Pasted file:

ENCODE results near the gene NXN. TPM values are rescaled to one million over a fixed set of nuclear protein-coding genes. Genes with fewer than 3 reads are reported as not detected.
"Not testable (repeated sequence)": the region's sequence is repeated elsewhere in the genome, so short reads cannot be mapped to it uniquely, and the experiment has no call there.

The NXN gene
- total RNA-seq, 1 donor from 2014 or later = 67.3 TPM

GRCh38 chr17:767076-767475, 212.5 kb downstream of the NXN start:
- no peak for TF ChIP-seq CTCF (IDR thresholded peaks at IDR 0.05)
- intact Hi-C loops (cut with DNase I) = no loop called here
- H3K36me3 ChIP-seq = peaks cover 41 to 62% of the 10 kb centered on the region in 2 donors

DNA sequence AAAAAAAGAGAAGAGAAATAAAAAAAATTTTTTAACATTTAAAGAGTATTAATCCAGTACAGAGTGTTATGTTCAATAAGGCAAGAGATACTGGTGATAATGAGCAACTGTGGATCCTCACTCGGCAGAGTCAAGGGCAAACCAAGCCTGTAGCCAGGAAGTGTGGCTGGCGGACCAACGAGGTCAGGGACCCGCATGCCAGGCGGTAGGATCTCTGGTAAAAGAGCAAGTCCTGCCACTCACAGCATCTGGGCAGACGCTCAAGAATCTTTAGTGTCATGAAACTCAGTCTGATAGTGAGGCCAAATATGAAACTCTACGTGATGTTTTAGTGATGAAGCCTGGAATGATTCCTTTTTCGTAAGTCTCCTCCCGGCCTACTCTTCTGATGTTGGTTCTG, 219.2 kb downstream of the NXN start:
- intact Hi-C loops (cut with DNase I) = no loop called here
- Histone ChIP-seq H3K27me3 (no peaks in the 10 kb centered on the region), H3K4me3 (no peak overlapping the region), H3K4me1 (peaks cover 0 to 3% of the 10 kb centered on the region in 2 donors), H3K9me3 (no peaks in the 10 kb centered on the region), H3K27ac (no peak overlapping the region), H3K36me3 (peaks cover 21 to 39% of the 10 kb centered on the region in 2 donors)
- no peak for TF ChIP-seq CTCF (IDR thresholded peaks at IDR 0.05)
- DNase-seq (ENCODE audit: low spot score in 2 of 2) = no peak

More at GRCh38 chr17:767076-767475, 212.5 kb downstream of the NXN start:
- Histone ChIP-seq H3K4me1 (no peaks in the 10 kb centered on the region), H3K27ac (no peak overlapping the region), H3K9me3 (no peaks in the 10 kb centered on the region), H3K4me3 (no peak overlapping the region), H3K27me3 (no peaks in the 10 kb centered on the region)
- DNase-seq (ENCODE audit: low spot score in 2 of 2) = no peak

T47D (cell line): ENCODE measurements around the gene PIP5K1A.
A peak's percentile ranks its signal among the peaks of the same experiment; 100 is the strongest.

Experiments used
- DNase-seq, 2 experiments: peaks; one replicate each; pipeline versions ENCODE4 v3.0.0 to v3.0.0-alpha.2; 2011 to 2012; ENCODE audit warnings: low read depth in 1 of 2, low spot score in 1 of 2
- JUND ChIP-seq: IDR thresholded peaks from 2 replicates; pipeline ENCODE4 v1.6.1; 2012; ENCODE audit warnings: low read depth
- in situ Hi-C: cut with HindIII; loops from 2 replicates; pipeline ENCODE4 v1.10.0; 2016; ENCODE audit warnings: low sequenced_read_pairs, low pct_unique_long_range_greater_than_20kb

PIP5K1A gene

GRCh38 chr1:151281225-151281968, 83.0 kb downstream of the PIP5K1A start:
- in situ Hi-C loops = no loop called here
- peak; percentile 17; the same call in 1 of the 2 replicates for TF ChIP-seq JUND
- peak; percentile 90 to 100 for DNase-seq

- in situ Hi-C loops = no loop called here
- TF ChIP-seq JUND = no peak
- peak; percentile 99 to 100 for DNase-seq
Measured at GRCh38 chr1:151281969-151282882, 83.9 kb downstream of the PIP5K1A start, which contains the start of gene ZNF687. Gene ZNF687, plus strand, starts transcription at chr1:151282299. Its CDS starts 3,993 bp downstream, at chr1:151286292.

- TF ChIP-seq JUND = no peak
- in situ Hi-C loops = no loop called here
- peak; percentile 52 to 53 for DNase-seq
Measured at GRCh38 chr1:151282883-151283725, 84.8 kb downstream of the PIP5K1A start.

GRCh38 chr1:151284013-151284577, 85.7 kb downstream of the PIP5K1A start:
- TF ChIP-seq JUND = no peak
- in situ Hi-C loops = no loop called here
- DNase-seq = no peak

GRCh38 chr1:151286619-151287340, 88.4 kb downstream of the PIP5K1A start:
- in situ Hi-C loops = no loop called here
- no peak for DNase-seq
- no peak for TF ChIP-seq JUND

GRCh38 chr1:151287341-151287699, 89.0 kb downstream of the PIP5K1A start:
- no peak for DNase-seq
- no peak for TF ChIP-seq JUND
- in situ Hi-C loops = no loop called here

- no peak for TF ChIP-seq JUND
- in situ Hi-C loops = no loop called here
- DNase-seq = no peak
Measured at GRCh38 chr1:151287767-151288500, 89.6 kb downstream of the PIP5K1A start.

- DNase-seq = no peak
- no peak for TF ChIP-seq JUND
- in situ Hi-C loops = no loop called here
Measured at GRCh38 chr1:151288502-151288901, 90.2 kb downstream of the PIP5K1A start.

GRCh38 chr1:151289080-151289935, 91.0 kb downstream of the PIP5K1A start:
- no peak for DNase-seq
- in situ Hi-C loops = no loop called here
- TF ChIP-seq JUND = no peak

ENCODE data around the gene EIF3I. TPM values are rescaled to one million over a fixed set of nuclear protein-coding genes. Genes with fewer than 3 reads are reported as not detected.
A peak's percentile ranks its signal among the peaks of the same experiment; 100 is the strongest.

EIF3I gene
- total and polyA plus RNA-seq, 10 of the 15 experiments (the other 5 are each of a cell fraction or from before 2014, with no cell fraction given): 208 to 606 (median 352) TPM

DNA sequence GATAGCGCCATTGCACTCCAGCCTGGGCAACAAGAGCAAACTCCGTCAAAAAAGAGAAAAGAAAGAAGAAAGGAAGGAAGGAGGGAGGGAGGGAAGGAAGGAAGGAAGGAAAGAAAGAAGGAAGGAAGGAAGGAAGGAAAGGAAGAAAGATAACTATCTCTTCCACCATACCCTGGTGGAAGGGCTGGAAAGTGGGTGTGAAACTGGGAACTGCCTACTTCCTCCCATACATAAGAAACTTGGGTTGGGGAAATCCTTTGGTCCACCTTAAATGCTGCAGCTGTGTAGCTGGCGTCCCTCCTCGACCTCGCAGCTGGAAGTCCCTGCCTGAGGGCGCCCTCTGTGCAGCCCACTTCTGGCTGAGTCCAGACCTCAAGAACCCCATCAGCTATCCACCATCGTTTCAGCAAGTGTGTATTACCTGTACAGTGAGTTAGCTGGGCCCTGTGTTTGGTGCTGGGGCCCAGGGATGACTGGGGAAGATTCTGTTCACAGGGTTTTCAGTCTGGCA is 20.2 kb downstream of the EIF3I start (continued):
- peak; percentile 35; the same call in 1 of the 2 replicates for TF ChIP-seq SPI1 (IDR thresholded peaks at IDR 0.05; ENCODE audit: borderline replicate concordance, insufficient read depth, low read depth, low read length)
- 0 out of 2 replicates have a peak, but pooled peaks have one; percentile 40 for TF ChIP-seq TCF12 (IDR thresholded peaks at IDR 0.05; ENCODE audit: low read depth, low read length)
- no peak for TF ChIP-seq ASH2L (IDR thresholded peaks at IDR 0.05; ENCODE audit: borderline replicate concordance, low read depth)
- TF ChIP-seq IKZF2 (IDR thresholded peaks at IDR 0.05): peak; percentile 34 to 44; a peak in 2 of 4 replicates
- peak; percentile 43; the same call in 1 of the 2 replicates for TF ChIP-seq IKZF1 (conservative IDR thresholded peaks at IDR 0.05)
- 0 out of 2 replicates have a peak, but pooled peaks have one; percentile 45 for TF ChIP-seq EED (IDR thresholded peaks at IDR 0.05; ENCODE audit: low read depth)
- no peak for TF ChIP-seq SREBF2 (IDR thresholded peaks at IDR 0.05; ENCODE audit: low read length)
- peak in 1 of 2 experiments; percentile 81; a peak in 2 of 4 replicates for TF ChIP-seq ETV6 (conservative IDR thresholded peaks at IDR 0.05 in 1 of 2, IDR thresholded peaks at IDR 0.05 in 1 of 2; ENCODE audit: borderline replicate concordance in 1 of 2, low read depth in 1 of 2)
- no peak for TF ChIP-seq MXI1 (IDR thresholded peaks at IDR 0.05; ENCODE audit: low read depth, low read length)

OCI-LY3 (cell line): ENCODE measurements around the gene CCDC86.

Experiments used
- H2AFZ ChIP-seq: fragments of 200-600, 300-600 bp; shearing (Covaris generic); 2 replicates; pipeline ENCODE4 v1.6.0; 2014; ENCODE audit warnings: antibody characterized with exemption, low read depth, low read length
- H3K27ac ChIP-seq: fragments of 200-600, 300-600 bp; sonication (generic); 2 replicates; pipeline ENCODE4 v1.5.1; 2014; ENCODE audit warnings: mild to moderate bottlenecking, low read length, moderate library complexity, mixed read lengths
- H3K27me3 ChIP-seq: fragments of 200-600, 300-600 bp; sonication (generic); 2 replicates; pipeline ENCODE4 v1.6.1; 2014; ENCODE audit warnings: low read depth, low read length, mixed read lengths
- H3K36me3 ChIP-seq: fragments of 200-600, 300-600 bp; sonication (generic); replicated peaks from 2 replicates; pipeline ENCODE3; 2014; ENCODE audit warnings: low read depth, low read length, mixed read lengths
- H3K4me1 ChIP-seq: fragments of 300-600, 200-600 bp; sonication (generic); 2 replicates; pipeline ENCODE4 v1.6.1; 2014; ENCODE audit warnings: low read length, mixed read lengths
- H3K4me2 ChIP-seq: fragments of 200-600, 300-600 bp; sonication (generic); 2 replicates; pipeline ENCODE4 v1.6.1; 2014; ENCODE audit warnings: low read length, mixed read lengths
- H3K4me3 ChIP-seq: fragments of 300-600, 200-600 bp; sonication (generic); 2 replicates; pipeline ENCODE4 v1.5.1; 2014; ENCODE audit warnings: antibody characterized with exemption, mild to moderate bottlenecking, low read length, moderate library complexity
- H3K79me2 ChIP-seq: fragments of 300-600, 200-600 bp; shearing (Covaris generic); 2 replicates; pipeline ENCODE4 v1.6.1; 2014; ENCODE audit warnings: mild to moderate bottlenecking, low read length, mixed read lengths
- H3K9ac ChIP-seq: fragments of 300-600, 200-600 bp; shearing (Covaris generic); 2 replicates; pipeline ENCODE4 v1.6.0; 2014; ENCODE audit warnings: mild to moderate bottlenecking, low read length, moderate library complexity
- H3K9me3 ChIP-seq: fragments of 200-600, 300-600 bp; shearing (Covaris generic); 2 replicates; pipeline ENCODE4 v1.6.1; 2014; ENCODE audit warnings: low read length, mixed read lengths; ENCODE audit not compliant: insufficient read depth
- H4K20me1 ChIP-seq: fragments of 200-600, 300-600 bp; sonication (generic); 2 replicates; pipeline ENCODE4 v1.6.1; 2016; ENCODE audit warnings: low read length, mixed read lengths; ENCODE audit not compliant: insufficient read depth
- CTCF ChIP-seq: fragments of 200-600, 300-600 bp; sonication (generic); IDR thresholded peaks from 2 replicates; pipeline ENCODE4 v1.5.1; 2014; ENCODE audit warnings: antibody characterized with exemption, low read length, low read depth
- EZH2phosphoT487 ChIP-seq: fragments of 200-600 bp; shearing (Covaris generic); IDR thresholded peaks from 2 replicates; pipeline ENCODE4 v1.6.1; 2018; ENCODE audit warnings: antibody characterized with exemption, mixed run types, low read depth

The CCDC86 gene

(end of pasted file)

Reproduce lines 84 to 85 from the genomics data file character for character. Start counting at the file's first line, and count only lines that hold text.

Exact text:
- H3K9ac ChIP-seq: fragments of 300-600, 200-600 bp; shearing (Covaris generic); 2 replicates; pipeline ENCODE4 v1.6.0; 2014; ENCODE audit warnings: mild to moderate bottlenecking, low read length, moderate library complexity
- H3K9me3 ChIP-seq: fragments of 200-600, 300-600 bp; shearing (Covaris generic); 2 replicates; pipeline ENCODE4 v1.6.1; 2014; ENCODE audit warnings: low read length, mixed read lengths; ENCODE audit not compliant: insufficient read depth